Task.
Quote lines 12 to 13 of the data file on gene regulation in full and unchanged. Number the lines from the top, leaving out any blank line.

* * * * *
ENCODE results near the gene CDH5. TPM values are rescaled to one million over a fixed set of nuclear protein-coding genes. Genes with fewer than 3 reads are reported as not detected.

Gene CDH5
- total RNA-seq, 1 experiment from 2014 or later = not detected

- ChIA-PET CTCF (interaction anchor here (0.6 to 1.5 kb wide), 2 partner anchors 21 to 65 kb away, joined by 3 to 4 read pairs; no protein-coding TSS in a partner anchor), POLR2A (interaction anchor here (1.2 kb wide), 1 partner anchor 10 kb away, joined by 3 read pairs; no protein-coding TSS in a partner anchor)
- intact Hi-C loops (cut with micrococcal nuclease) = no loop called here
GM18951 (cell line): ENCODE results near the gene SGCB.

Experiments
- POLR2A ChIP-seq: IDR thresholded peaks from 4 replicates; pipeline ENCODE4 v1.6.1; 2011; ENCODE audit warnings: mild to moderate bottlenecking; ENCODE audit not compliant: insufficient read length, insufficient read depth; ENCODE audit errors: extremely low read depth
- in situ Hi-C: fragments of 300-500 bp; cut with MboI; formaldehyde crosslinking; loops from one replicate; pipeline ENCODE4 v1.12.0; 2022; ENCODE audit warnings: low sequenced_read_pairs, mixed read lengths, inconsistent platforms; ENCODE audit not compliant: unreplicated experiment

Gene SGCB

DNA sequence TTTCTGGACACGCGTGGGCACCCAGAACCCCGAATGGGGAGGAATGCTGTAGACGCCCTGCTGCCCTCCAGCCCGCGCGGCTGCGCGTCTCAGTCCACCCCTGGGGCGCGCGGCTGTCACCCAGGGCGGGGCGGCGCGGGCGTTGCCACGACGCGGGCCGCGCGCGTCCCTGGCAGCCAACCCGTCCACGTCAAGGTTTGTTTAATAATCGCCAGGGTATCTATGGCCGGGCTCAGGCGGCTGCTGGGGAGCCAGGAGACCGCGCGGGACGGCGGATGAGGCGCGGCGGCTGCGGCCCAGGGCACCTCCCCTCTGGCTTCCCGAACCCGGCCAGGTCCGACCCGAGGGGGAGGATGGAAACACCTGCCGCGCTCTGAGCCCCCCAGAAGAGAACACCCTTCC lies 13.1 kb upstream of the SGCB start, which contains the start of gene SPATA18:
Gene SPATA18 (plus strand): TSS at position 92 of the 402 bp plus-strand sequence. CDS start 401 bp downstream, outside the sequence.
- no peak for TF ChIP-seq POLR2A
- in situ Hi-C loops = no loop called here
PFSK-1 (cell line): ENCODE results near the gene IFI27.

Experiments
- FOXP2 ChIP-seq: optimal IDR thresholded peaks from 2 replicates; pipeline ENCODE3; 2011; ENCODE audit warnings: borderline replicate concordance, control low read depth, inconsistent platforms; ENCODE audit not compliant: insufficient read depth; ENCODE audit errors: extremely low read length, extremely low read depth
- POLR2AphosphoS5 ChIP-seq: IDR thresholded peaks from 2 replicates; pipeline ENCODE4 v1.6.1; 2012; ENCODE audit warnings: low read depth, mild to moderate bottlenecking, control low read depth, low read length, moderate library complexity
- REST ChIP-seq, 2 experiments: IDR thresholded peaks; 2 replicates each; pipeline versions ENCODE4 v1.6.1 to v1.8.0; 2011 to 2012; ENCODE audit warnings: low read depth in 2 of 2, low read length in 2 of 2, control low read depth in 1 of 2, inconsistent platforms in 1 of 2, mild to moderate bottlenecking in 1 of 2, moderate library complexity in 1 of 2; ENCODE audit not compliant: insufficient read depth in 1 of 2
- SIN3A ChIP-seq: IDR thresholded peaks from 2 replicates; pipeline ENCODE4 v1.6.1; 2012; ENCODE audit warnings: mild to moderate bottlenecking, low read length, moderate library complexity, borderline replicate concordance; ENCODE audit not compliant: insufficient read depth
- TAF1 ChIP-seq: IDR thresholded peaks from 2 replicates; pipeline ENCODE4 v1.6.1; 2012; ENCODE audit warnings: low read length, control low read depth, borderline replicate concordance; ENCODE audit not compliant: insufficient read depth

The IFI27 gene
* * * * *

Gene SPATA18 (plus strand): TSS at position 92 of the 402 bp plus-strand sequence. CDS start 401 bp downstream, outside the sequence.
- no peak for TF ChIP-seq POLR2A